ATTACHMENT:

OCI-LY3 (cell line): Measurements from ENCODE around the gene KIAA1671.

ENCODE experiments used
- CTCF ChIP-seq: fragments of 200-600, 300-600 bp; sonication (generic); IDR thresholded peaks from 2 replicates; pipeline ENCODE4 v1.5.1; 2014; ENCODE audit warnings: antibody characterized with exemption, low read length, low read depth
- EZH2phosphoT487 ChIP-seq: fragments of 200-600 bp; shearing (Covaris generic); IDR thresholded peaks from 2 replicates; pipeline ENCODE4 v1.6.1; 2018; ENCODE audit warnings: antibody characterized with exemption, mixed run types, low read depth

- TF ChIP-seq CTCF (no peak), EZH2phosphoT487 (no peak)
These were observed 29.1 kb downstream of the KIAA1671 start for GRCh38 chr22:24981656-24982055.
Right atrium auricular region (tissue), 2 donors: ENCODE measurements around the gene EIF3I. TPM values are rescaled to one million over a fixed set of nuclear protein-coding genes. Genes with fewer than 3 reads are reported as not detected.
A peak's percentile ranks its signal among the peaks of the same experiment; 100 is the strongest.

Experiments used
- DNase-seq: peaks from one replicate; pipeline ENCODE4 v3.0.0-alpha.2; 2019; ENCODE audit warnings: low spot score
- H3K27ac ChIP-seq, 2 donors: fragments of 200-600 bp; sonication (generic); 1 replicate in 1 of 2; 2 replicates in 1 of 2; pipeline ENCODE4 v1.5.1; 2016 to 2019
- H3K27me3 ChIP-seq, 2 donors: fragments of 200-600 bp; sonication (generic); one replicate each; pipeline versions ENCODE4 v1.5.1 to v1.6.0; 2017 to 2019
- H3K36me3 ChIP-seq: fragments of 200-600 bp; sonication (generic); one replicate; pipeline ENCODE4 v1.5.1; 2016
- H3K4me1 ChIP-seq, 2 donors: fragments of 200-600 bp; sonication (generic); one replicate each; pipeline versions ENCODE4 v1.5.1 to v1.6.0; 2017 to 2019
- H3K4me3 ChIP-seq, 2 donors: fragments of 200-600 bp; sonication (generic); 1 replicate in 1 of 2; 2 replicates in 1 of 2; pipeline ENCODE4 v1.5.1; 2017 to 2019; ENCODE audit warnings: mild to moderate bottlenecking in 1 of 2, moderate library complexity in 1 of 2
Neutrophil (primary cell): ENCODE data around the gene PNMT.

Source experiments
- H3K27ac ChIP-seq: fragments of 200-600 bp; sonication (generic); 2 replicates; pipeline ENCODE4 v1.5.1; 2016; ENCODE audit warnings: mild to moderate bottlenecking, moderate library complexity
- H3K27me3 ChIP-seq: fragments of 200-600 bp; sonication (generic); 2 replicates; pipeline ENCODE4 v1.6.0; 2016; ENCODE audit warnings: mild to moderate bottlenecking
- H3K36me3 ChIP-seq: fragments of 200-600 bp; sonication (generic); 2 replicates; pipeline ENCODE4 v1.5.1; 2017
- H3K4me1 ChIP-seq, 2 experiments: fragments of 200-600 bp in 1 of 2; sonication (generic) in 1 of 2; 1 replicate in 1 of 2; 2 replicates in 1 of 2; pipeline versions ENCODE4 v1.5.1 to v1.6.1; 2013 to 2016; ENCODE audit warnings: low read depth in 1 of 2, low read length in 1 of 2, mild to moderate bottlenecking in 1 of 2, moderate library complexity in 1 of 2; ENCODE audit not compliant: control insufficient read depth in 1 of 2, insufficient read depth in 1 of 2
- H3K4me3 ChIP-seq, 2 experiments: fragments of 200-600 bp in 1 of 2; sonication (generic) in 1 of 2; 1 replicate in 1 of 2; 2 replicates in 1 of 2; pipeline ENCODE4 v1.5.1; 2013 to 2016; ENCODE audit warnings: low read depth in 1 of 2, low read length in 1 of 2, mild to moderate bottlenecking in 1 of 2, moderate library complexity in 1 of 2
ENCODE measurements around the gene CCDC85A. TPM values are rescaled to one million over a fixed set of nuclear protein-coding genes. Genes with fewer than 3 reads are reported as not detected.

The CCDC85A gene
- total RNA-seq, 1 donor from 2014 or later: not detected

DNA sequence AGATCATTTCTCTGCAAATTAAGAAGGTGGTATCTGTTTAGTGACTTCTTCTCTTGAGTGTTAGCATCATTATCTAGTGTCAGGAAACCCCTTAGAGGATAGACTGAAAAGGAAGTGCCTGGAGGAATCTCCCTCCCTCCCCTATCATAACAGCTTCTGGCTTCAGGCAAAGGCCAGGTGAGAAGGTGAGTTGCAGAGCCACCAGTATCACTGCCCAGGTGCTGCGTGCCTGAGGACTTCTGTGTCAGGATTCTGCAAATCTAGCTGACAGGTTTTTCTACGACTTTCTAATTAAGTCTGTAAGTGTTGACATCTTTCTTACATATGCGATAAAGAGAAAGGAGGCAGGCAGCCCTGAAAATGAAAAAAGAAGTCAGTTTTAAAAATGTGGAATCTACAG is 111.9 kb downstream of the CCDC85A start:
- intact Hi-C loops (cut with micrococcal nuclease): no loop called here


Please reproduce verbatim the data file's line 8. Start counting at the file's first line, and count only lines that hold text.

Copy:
A peak's percentile ranks its signal among the peaks of the same experiment; 100 is the strongest.